UNITED STATES OF CARE HOSTS WEBINAR WITH KAISER FAMILY FOUNDATION AND LEADING EXPERTS TO DISCUSS VACCINE CONFIDENCE, EQUITY AND INCREASING PUBLIC CONFIDENCE
(Washington, DC) – United States of Care hosted a webinar yesterday to discuss recent research on vaccine confidence and effective ways to communicate to the public about the vaccine, its distribution, and the need to get vaccinated. Presentations highlighted the “wait and see” populations unique concerns and motivations.
“During this critical phase of vaccine education and distribution, it’s especially important to help concerned people make their choice. Getting all the facts and weighing the information is truly what smart health decision-making looks like. We’re eager to help people along that path — and congratulate them when they make their choice,” said Natalie Davis, co-Founder, Managing Director, Public Engagement for United States of Care.
On the call, participants discussed recent data released by the Kaiser Family Foundation that examined adults who are considered “wait and see” for the vaccine, as well as how likely communities of color are to receive a vaccination.
Dr. Mollyann Brodie, Executive Vice President & Chief Operating Officer at the Henry J. Kaiser Family Foundation and Executive Director of KFF’s Public Opinion and Survey Research Program said, “The three in ten adults who put themselves in the ‘wait and see’ group have real concerns and questions about the vaccine. If trusted messengers such as health care providers are the ones answering their real information needs, that many more people are likely to conclude that getting vaccinated is the right choice for themselves and their families.”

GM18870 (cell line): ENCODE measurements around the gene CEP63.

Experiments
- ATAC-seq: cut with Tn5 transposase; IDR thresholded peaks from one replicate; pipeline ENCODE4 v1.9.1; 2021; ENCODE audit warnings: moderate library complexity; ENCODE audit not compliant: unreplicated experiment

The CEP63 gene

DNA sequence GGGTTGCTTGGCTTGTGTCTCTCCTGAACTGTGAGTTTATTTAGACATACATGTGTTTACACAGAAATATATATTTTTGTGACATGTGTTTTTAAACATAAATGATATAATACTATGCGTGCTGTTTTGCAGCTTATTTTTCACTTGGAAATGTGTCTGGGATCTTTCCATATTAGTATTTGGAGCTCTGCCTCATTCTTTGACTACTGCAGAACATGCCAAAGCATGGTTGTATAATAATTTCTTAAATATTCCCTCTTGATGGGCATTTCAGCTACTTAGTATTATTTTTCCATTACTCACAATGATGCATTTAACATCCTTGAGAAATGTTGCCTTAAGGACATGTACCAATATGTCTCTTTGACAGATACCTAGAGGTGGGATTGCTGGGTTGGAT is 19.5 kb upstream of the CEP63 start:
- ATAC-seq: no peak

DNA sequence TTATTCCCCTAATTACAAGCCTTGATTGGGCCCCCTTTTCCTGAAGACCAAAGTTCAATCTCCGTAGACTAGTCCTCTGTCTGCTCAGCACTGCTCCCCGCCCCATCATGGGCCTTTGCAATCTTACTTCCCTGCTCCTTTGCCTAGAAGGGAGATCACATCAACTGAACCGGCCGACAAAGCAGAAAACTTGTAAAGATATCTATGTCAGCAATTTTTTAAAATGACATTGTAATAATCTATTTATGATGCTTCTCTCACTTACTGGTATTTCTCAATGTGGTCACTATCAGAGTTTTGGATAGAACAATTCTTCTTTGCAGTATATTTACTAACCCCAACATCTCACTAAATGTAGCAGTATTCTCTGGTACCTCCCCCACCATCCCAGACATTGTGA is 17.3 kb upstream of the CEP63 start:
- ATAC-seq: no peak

The webinar also featured Dr. Rhonda Medows, President of Population Health Management at Providence, one of the largest nonprofit health systems in the United States, and CEO of Ayin Health Solutions. Also, Dr. Lisa Fitzpatrick, Founder and CEO of Grapevine Health, an Infectious disease physician, CDC-trained medical epidemiologist, and health activist. Medows and Fitzpatrick discussed the attitudes of communities of color toward the vaccine.
“Although, I may be a physician, I admit that even I started in the ‘hell no’ vaccine box and had to think long and hard about getting the COVID-19 vaccine. Ultimately what led me to take the shots and advocate for others to do the same was that I was able to learn all the facts behind the vaccines’ development and saw firsthand the devastating toll that the pandemic has taken on Black, Latinx, Indigenous, and Native communities,” said Dr. Rhonda Medows. “In my family alone, we’ve lost ten people to COVID-19, sadly that’s not at all unusual in communities of color.”
Dr. Lisa Fitzpatrick added, “To continue moving people along the vaccine acceptance continuum, trusted, credible information about the vaccine must be delivered by credible messengers in places where Black Americans are consuming health information. Rather than perpetuating narratives about vaccine hesitancy, we should be focusing our energy and resources into ensuring the Black community has answers to lingering questions about the vaccine.”
All participants stressed that people’s concerns about the vaccine are real and they deserve empathetic, straightforward answers as they consider whether the vaccine is right for them. Understanding and addressing these concerns now, early in the national vaccination process, is key for overall equitable vaccine uptake and protecting the most vulnerable. United States of Care assembled studies and research findings in a newly released memo.
"There is no one-size-fits-all approach to increasing COVID-19 vaccine uptake. Inclusion is key, both with respect to messages and their sources. In order to ensure the best vaccination rates, we need to make an effort to understand what makes people concerned in the first place,” concluded Dr. Matt Motta, Assistant Professor of Political Science, Oklahoma State University.